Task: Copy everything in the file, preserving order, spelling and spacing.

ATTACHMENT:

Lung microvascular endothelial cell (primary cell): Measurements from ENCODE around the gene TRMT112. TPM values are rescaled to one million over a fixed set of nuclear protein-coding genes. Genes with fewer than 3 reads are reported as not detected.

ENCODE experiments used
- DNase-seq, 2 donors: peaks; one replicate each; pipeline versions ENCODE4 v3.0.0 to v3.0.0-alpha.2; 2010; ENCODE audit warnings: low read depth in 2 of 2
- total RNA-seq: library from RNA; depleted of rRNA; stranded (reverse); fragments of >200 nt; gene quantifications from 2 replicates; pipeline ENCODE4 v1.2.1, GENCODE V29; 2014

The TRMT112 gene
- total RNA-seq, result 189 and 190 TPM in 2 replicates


Lung microvascular endothelial cell (primary cell): Measurements from ENCODE around the gene TRMT112. TPM values are rescaled to one million over a fixed set of nuclear protein-coding genes. Genes with fewer than 3 reads are reported as not detected.

ENCODE experiments used
- DNase-seq, 2 donors: peaks; one replicate each; pipeline versions ENCODE4 v3.0.0 to v3.0.0-alpha.2; 2010; ENCODE audit warnings: low read depth in 2 of 2
- total RNA-seq: library from RNA; depleted of rRNA; stranded (reverse); fragments of >200 nt; gene quantifications from 2 replicates; pipeline ENCODE4 v1.2.1, GENCODE V29; 2014

The TRMT112 gene
- total RNA-seq, result 189 and 190 TPM in 2 replicates